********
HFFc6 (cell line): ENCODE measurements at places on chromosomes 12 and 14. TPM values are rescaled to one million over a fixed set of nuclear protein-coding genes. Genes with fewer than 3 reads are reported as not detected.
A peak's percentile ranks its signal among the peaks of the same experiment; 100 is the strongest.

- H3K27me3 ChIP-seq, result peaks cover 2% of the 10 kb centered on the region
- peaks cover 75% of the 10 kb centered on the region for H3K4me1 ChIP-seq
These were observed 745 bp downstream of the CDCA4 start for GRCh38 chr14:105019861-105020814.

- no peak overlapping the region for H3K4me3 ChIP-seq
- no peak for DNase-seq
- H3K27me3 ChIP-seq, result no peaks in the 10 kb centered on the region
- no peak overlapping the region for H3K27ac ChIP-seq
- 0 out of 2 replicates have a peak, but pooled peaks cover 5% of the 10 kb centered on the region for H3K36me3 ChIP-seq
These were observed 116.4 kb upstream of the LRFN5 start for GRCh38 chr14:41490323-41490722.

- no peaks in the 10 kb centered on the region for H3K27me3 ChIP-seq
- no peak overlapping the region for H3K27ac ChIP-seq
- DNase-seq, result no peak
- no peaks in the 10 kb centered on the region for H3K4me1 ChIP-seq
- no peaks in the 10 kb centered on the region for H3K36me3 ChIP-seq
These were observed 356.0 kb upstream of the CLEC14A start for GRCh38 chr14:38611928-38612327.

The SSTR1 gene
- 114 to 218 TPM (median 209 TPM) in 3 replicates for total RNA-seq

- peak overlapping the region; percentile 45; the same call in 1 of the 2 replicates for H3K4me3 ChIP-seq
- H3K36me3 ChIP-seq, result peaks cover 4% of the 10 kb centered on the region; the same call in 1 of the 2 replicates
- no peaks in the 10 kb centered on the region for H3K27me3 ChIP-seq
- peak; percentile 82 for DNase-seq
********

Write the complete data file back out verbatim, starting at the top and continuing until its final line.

HFFc6 (cell line): ENCODE measurements at places on chromosomes 12 and 14. TPM values are rescaled to one million over a fixed set of nuclear protein-coding genes. Genes with fewer than 3 reads are reported as not detected.
A peak's percentile ranks its signal among the peaks of the same experiment; 100 is the strongest.

- H3K27me3 ChIP-seq, result peaks cover 2% of the 10 kb centered on the region
- peaks cover 75% of the 10 kb centered on the region for H3K4me1 ChIP-seq
These were observed 745 bp downstream of the CDCA4 start for GRCh38 chr14:105019861-105020814.

- no peak overlapping the region for H3K4me3 ChIP-seq
- no peak for DNase-seq
- H3K27me3 ChIP-seq, result no peaks in the 10 kb centered on the region
- no peak overlapping the region for H3K27ac ChIP-seq
- 0 out of 2 replicates have a peak, but pooled peaks cover 5% of the 10 kb centered on the region for H3K36me3 ChIP-seq
These were observed 116.4 kb upstream of the LRFN5 start for GRCh38 chr14:41490323-41490722.

- no peaks in the 10 kb centered on the region for H3K27me3 ChIP-seq
- no peak overlapping the region for H3K27ac ChIP-seq
- DNase-seq, result no peak
- no peaks in the 10 kb centered on the region for H3K4me1 ChIP-seq
- no peaks in the 10 kb centered on the region for H3K36me3 ChIP-seq
These were observed 356.0 kb upstream of the CLEC14A start for GRCh38 chr14:38611928-38612327.

The SSTR1 gene
- 114 to 218 TPM (median 209 TPM) in 3 replicates for total RNA-seq

- peak overlapping the region; percentile 45; the same call in 1 of the 2 replicates for H3K4me3 ChIP-seq
- H3K36me3 ChIP-seq, result peaks cover 4% of the 10 kb centered on the region; the same call in 1 of the 2 replicates
- no peaks in the 10 kb centered on the region for H3K27me3 ChIP-seq
- peak; percentile 82 for DNase-seq